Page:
The adult male has grey upperparts and breast, contrasting with pale underparts and distinctive black wingtips.
The adult female and juveniles of both sexes have brown upperparts and buffish-white underparts that are heavily streaked.
All age groups and sexes have a prominent white rump. As with most raptor species the females are typically larger than males.
Hen harriers perform spectacular courtship flights called ‘sky dancing’ and males will sometimes pair with two females in two separate nests, known as a polygynous mating system.
This species can be found in the uplands during spring and summer where it breeds on open moorlands and in young forest plantations. It usually nests on the ground, although the rare phenomenon of tree-nesting has been recorded in Northern Ireland.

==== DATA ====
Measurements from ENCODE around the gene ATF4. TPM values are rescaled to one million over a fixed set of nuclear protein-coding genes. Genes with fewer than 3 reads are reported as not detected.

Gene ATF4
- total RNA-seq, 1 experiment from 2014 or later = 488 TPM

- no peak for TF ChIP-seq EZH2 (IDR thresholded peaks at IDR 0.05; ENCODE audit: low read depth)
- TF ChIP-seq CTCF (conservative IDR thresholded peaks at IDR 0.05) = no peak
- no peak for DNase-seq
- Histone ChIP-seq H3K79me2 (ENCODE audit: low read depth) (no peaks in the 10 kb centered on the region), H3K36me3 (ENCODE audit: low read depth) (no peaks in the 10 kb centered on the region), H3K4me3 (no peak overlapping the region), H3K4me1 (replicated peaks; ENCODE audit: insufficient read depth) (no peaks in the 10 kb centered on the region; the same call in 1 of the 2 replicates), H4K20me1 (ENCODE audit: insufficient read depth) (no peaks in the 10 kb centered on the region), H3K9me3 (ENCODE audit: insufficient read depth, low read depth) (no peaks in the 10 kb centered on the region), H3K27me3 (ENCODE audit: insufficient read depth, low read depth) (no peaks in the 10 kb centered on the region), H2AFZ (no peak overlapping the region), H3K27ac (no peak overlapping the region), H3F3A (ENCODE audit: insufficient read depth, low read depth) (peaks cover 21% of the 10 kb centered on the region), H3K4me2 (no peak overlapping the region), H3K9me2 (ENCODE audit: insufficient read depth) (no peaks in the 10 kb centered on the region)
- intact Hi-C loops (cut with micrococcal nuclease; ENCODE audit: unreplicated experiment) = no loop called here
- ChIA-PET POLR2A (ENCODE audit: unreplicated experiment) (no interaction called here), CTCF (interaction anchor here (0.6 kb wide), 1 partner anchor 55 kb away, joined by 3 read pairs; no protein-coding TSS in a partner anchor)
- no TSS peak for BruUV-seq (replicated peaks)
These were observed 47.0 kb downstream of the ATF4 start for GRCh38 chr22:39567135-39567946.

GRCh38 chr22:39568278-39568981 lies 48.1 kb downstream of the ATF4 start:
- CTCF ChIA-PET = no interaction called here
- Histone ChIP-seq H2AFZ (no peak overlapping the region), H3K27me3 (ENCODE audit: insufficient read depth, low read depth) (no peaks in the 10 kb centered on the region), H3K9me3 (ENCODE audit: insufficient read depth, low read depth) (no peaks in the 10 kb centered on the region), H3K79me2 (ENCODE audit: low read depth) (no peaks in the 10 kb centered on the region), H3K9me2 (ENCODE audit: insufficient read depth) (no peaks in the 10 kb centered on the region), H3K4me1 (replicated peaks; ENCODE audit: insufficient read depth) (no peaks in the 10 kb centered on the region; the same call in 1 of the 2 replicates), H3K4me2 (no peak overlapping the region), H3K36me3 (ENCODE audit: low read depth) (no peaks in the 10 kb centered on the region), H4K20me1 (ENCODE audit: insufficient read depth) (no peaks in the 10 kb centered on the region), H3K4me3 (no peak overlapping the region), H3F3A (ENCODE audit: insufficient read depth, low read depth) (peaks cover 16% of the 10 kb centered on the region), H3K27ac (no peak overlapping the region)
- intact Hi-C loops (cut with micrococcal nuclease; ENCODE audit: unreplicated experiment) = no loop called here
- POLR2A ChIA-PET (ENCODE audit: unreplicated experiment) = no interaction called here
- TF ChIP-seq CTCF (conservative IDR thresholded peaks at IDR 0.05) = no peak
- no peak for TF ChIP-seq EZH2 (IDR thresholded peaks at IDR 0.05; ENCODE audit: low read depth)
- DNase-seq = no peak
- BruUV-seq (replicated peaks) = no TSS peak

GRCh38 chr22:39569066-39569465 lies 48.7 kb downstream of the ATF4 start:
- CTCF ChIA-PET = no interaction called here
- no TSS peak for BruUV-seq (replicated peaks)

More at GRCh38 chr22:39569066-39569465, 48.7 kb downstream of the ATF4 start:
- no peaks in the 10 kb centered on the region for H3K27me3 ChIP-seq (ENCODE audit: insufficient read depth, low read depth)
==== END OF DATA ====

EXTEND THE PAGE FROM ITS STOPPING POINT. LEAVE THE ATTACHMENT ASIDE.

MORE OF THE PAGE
In the winter it also moves to open lowland areas and congregates at communal roosts.
Hen harrier diet includes small birds, mammals, reptiles and amphibians.
Males and females can be observed doing spectacular food pass behaviours when transferring food in mid-air.
Top left (adult male in flight), bottom left (adult male perched); top right (adult female in flight) & bottom right (adult female perched)